Addressing Language Teacher Professional Learning Needs: An Evaluation of the AFMLTA National Conference, Canberra 2013

By Morgan, Anne-Marie; Absalom, Matthew et al. | Babel, February 2015 | Go to article overview

Addressing Language Teacher Professional Learning Needs: An Evaluation of the AFMLTA National Conference, Canberra 2013


Morgan, Anne-Marie, Absalom, Matthew, Scrimgeour, Andrew, Babel


ABSTRACT

The 19th biennial AFMLTA National Languages Conference was held in Canberra in July 2013. The conference, along with other professional learning activities conduced at a local level and for individual languages, aims to provide teachers of languages with the opportunity to work toward the professional learning outcomes outlined in the AITSL Australian Professional Standards for Teachers, and its Charter for professional learning of teachers and school leaders. These documents highlight three characteristics of professional learning: being relevant, collaborative and future focussed. This paper reports on the evaluation conducted after the Canberra conference and compares the findings for that conference with the previous conference In Darwin In 2011. It reviews the contemporary research on the value of conference attendance for professional learning, and the ongoing work of the AFMLTA in supporting the professional learning of language teachers nationally, and across languages. The paper reflects on the extent to which a national, cross-language forum for professional learning such as the biennial national conference of the AFMLTA meets the expectations of teachers, and of the AITSL standards and charter. We address its relevance to language teacher's needs, its potential for collaboration, and its future-focus, in bringing together both contemporary theories of language learning and current best practices in school languages policy, teaching and assessment. Issues arising from the recent evaluation are discussed as a way forward in planning future conferences and other professional learning.

KEYWORDS

professional learning, conference attendance, languages teacher professional learning, teacher standards, teaching charter, collaborative professional learning, professional associations

INTRODUCTION

Absalom and Morgan, reporting in 2012 on the AFMLTA's 18th biennial conference held in Darwin the previous year (Absalom & Morgan, 2012), detailed a highly positive response from languages teacher attendees, across a range of measures including program content, quality of speakers, the venue, session types, and networking opportunities. Additionally, they described the ongoing need for what one respondent declared was 'perhaps the only [event] that really binds us as a professional community on a national scale' (Absalom & Morgan, 2012, p. 38). In a workforce often characterised by isolated working conditions, and an ongoing Imperative to negotiate sufficient teaching time in the school curriculum, the need for continuing connections of this kind remains acute.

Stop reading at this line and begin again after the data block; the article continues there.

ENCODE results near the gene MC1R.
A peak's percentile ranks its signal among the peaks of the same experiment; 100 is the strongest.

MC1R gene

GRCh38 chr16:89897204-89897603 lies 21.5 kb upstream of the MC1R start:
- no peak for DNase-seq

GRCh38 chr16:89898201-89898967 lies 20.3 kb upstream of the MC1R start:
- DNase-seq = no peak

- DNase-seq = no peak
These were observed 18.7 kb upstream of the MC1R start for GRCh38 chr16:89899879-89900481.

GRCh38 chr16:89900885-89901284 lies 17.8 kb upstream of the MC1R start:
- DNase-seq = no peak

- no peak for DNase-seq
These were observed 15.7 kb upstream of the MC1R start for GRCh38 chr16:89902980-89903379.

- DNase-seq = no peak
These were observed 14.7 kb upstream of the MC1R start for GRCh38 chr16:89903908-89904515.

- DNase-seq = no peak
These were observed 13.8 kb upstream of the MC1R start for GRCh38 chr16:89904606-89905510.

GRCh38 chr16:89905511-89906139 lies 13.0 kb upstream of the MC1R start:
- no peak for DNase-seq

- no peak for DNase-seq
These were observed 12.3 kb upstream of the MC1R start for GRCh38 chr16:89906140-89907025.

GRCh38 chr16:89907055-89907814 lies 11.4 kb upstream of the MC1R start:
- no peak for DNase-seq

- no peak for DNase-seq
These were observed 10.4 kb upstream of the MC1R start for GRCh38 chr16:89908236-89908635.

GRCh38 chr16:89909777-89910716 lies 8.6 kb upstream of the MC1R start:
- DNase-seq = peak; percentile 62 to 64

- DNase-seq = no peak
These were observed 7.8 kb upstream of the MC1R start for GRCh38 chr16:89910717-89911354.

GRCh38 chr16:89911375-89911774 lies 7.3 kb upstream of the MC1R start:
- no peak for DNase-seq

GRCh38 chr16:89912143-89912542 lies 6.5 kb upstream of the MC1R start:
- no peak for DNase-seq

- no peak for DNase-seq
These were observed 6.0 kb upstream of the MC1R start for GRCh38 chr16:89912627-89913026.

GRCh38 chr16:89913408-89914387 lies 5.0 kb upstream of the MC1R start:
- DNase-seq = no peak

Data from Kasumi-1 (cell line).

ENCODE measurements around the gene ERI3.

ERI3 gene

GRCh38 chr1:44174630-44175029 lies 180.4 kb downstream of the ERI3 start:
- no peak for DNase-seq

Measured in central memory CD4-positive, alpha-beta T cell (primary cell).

The 19th biennial conference of the AFMLTA was held in Canberra in 2013, and a similar evaluation to that conducted for the Darwin conference was undertaken and analysed by members of the AFMLTA executive.

As was the case for the previous conference, the evaluation instrument took the form of an online questionnaire, emailed to all registered delegates at the conclusion of the conference. There was a high response rate, with 75% of conference delegates completing the questionnaire.

This paper reports on the results of the Canberra conference evaluation, with a focus on comparison of the new data with those of the previous conference, and discussion of themes emerging from the comparison that inform ongoing consideration of and planning for AFMLTA conferences. This discussion also has wider implications for professional learning for teachers of languages more generally. The discussion is contextualised by firstly considering imperatives and parameters for professional learning in the Australian context, current literature related to professional learning gained though conference attendance, and how the AFMLTA and its constituent members, the state and territory language teacher associations (MLTAs), contribute to these needs. The final section of the paper provides recommendations to take forward for the 2015 conference, to be held in Melbourne, the planning for which Is underway; and for the 2017 conference, to be held in Queensland. …

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